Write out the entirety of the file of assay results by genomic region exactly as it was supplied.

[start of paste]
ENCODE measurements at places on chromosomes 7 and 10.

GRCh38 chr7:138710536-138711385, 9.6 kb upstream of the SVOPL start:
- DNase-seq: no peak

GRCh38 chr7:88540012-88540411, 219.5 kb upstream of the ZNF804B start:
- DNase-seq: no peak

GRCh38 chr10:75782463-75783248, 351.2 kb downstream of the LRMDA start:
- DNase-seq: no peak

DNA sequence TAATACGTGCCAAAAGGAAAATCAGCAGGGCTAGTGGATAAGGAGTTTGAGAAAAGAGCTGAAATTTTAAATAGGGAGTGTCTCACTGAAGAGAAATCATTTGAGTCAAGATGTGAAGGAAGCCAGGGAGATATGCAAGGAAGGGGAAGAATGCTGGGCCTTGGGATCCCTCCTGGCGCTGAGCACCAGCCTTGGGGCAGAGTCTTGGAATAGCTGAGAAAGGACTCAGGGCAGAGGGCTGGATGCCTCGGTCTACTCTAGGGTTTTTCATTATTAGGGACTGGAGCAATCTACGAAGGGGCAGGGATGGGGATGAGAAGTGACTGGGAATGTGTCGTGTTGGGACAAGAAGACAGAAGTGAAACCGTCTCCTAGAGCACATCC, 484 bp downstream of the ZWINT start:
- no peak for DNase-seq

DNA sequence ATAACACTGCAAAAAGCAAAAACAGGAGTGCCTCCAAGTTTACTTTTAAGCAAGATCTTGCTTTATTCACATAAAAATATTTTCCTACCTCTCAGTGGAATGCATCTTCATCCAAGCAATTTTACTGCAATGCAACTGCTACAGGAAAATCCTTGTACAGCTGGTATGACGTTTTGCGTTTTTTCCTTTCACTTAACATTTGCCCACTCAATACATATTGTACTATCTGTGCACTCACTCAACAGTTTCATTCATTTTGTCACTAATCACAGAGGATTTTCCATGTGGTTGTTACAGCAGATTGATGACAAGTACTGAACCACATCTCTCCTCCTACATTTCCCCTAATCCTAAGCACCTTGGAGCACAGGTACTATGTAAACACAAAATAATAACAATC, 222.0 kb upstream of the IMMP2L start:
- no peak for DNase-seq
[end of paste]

ENCODE measurements at places on chromosomes 7 and 10.

GRCh38 chr7:138710536-138711385, 9.6 kb upstream of the SVOPL start:
- DNase-seq: no peak

GRCh38 chr7:88540012-88540411, 219.5 kb upstream of the ZNF804B start:
- DNase-seq: no peak

GRCh38 chr10:75782463-75783248, 351.2 kb downstream of the LRMDA start:
- DNase-seq: no peak

DNA sequence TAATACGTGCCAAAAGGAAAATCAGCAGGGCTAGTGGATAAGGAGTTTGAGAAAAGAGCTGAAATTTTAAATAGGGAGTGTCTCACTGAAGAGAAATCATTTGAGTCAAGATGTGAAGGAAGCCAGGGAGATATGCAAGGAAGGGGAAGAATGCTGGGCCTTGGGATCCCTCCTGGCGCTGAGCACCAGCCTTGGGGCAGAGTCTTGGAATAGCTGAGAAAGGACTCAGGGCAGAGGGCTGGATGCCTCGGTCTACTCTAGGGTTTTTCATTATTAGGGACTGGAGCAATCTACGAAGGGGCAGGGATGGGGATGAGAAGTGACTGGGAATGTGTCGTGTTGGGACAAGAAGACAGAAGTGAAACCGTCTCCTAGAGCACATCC, 484 bp downstream of the ZWINT start:
- no peak for DNase-seq

DNA sequence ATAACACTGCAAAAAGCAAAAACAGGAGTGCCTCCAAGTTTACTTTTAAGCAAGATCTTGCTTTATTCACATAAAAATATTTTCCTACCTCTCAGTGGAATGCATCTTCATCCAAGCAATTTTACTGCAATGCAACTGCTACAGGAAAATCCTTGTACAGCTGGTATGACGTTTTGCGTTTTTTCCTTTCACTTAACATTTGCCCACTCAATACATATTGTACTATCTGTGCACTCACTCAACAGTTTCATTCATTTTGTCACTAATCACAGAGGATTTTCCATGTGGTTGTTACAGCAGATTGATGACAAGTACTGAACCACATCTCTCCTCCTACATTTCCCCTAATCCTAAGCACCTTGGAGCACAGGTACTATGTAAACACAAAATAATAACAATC, 222.0 kb upstream of the IMMP2L start:
- no peak for DNase-seq